The closest thing the war has to a report card comes in the form of a new quarterly report from the United Nations. And the American troop surge appears to be dangerously close to flunking. According to the U.N., not only is violence on the rise, but so are civilian casualties. Compared to the spring of 2010, civilian deaths and injuries are up 20 percent, with 1,090 dead and 1,860 wounded. Over 435,000 Afghans are displaced by the war, a 4 percent rise.
The U.N. report directly contradicts an emerging talking point in the U.S. military. Lt. Gen. John Allen, the incoming war commander, told a Senate panel on Tuesday that “violence is five percent lower so far this year in comparison to last year,” (.pdf) a statistic that David Ignatius attributes to Gen. David Petraeus in his Wednesday column. Not only is violence not going down, if the U.N. is to believed, it’s going way up — far from a war effort that’s arresting Taliban momentum.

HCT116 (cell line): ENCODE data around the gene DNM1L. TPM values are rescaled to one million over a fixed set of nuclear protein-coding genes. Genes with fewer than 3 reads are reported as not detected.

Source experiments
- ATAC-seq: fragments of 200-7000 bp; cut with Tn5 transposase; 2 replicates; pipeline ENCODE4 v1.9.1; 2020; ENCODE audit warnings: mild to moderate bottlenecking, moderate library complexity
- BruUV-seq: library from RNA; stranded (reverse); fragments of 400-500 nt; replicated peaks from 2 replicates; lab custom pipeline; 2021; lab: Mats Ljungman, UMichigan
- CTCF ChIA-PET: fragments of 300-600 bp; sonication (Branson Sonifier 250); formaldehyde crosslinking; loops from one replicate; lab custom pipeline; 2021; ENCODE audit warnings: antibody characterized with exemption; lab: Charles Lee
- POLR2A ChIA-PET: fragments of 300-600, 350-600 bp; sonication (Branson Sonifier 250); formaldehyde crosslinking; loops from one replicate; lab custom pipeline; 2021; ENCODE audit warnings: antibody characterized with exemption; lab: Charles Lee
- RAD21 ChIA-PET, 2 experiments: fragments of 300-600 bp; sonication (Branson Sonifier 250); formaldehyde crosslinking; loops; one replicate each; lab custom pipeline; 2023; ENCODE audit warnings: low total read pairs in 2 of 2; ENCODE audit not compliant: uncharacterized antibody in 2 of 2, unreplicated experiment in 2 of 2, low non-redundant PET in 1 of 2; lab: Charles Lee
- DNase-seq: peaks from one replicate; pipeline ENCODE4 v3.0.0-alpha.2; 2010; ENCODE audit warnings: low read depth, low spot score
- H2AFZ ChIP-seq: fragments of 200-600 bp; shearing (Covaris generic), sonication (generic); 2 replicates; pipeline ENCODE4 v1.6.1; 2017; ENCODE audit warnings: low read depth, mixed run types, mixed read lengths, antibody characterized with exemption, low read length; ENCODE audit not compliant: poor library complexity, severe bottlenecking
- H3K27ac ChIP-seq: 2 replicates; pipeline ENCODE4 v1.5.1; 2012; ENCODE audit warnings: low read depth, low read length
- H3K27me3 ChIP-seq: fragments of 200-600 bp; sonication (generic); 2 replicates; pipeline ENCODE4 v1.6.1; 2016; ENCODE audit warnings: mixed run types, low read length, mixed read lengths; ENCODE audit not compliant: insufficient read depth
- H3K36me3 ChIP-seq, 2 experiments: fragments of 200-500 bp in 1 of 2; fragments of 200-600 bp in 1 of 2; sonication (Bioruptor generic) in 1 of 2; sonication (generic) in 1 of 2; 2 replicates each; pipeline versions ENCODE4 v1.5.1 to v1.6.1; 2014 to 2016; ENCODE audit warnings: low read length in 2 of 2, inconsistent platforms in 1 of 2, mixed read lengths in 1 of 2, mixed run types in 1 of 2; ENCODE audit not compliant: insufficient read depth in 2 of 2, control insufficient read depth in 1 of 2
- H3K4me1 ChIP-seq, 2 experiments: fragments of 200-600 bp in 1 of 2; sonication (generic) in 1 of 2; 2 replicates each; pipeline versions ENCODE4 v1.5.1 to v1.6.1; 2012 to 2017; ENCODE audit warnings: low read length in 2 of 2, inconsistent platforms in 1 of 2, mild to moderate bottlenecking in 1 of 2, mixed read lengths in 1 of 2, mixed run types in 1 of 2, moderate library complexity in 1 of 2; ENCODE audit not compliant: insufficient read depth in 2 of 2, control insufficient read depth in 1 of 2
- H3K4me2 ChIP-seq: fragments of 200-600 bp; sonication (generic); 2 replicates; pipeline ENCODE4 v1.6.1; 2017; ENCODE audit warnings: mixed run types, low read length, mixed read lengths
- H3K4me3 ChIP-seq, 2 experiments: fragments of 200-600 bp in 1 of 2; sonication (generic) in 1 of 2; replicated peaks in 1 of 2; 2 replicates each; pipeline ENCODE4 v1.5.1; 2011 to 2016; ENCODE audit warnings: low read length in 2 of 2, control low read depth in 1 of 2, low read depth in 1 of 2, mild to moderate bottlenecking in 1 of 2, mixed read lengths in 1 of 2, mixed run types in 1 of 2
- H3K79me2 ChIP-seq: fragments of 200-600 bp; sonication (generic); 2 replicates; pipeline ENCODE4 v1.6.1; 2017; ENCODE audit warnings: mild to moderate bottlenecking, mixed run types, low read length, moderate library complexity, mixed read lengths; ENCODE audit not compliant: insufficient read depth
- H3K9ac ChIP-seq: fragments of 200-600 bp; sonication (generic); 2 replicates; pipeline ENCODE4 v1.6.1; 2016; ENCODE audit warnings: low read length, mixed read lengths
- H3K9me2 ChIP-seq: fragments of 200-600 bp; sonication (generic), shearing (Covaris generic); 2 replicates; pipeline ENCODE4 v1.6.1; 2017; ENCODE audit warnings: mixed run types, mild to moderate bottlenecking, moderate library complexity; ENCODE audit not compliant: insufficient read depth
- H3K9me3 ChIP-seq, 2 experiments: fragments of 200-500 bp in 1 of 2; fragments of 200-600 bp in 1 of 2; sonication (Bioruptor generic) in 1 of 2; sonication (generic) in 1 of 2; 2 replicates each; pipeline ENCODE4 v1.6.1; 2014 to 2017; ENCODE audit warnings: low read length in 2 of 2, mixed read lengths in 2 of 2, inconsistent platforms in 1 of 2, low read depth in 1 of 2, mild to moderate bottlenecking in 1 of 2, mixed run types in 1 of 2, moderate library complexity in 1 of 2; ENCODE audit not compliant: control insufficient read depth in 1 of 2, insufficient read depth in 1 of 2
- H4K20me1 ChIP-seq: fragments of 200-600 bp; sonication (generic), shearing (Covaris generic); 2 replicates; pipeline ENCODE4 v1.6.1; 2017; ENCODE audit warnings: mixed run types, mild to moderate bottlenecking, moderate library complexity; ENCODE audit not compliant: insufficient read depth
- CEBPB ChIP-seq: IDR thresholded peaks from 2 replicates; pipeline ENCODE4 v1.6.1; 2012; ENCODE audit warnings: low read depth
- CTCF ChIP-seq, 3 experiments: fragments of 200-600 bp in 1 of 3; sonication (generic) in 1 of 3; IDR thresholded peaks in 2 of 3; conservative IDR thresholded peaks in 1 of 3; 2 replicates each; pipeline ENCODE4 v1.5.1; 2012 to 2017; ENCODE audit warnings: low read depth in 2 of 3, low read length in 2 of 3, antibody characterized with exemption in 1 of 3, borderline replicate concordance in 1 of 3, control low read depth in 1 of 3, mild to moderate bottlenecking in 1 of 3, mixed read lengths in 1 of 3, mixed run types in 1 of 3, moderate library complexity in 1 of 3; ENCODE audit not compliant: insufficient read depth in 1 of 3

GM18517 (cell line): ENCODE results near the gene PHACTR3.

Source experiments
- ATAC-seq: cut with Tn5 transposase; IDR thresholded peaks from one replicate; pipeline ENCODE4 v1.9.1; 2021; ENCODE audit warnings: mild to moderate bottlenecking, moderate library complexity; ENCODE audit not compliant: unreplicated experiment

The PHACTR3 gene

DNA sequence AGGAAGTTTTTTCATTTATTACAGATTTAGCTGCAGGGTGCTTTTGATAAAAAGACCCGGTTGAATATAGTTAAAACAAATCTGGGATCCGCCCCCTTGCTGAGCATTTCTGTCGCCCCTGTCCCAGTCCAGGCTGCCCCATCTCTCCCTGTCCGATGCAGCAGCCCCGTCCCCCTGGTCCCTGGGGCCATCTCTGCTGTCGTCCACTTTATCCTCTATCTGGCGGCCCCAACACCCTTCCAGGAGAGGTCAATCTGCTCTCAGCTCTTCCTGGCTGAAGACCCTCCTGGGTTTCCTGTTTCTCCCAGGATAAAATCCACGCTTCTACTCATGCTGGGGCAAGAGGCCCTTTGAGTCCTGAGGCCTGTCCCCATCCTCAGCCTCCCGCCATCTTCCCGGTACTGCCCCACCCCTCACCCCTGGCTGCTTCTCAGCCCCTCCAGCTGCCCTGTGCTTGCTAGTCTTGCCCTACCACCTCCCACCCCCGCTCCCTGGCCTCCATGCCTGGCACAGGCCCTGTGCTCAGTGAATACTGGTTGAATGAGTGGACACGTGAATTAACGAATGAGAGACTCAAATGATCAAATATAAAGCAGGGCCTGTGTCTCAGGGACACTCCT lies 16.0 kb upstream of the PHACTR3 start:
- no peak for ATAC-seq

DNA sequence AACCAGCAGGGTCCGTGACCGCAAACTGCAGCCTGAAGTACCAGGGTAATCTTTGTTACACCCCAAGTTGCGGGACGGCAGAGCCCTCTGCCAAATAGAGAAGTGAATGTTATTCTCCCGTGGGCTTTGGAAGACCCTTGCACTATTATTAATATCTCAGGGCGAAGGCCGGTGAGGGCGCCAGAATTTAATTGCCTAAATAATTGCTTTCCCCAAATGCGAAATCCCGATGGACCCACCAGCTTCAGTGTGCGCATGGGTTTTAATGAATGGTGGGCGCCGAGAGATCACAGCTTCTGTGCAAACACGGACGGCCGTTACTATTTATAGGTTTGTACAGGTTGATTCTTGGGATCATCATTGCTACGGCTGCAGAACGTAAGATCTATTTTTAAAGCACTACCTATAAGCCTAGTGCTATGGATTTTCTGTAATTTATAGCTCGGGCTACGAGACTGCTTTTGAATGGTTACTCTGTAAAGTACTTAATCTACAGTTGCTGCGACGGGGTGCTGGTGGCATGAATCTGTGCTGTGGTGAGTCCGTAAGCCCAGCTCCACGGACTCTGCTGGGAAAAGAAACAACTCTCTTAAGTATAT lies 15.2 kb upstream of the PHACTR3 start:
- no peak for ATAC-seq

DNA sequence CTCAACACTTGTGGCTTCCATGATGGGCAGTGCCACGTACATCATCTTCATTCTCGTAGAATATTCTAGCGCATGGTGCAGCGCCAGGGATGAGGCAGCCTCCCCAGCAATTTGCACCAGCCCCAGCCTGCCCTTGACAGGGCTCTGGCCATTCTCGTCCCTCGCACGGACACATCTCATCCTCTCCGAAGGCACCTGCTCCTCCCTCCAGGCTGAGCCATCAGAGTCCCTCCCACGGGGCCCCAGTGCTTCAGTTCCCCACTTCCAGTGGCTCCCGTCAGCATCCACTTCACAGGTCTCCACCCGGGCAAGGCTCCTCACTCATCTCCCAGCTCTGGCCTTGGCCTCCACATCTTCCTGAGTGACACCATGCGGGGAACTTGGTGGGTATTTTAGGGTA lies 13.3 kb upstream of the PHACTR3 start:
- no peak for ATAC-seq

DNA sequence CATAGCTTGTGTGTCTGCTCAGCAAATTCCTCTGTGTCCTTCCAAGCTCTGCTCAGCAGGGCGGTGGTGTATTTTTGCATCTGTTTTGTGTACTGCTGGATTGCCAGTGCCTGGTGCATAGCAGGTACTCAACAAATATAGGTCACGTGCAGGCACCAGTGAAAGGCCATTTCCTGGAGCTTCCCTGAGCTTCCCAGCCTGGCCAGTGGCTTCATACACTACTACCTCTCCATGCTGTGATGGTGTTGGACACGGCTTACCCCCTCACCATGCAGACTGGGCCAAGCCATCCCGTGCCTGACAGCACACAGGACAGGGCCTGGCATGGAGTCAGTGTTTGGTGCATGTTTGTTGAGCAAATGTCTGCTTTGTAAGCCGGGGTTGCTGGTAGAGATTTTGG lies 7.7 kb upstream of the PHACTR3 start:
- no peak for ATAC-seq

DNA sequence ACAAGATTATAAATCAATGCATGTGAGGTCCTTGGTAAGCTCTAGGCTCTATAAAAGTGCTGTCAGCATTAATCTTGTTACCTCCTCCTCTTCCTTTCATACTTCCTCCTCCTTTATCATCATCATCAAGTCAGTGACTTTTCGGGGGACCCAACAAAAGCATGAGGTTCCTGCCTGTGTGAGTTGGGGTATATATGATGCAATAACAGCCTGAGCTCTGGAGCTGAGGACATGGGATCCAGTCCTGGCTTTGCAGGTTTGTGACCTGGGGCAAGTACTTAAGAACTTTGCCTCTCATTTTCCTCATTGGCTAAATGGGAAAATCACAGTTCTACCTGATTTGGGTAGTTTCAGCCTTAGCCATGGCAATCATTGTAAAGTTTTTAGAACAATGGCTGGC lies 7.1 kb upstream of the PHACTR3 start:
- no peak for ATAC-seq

The silver lining for the U.S.: its proportion of civilian casualties continues to decline. Only 10 percent of casualties, 292 since March, were the responsibility of U.S. and allied military action. In 2010, the U.S. was responsible for 16 percent of 2,777 civilian deaths.
But whatever counterinsurgency strategy remains in Afghanistan wasn’t premised on bringing down the proportion of U.S.-caused civilian deaths. It was premised on protecting the population from insurgent violence.